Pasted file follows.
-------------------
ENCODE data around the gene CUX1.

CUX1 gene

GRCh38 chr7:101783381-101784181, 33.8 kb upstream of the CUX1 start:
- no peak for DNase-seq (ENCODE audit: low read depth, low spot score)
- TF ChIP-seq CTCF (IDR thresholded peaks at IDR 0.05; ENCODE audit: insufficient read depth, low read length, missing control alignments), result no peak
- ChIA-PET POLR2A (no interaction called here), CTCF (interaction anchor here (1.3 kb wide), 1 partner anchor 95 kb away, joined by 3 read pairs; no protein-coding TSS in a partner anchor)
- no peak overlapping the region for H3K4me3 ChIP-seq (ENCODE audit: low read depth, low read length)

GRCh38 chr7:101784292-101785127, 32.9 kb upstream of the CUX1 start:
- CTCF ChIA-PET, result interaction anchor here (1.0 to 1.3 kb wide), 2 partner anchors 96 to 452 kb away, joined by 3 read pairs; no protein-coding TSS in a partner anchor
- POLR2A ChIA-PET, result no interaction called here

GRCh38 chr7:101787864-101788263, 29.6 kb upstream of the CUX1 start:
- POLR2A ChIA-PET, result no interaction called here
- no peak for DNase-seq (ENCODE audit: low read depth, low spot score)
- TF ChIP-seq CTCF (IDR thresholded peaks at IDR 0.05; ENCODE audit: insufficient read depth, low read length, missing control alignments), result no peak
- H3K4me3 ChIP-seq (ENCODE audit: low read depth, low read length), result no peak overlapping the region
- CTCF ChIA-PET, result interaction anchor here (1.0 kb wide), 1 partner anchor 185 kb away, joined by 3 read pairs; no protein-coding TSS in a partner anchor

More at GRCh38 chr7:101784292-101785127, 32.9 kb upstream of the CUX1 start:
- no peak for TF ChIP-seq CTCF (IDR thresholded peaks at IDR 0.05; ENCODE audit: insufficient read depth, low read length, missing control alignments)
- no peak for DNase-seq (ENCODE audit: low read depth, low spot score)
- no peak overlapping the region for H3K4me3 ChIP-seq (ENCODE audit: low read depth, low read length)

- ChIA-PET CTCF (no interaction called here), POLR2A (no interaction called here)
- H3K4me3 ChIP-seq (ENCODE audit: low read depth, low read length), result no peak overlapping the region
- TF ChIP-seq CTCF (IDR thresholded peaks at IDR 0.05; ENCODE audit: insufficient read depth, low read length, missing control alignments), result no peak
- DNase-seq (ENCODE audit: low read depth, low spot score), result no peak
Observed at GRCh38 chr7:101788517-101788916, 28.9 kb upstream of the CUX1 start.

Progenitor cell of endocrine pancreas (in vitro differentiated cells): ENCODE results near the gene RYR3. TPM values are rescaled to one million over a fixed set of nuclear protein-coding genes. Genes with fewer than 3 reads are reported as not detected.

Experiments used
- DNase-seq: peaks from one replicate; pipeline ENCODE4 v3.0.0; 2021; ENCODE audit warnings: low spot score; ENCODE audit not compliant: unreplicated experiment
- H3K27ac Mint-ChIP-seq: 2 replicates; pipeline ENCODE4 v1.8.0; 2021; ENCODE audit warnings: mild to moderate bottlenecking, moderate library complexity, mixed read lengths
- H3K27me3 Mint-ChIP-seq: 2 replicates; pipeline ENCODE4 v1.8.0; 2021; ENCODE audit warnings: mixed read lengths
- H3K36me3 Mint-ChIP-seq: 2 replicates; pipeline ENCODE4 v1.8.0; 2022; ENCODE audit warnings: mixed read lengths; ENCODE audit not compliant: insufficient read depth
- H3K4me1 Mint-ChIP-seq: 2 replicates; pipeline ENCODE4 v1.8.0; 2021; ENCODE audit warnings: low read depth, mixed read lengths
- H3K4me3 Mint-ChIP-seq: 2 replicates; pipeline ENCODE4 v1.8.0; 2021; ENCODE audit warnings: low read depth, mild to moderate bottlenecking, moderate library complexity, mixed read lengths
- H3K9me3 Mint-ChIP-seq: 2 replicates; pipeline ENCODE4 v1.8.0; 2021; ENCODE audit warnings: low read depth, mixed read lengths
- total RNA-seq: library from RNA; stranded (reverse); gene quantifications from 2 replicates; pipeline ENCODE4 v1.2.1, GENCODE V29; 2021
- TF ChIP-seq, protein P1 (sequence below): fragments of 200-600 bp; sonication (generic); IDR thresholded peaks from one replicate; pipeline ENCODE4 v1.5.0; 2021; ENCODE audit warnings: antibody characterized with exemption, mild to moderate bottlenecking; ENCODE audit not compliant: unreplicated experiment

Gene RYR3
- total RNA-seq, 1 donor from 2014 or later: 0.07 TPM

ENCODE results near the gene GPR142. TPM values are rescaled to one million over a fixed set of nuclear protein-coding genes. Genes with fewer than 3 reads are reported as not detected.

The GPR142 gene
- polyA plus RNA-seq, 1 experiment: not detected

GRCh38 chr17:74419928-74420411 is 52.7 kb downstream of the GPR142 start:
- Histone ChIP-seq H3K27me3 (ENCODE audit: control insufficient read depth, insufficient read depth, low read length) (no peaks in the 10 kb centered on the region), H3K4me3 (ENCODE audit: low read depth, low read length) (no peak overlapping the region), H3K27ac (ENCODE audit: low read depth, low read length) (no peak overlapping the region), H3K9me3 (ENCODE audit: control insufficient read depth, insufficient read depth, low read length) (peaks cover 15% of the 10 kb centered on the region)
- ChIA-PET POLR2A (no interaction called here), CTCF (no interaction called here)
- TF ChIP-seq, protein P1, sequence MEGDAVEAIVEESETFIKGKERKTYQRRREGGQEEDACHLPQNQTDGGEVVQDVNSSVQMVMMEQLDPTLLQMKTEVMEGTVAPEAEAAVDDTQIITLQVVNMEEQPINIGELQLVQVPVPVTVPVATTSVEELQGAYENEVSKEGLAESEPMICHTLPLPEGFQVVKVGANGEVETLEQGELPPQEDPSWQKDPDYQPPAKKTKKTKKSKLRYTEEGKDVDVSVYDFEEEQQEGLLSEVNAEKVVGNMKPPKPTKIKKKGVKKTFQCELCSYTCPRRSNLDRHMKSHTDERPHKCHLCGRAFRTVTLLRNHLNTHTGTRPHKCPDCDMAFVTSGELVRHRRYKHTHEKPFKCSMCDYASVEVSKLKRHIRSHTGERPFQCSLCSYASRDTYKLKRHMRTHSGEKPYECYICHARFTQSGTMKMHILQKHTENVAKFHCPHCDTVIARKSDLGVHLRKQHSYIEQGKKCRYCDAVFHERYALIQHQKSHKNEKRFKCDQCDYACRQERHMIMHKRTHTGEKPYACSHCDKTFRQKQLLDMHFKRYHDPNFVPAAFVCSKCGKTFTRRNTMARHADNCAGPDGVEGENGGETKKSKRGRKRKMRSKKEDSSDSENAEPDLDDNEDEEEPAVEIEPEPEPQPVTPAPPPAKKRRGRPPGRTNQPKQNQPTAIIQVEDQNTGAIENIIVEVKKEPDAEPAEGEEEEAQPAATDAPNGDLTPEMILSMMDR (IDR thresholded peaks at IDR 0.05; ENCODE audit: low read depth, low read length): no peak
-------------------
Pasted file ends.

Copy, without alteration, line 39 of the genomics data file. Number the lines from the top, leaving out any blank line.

ENCODE results near the gene GPR142. TPM values are rescaled to one million over a fixed set of nuclear protein-coding genes. Genes with fewer than 3 reads are reported as not detected.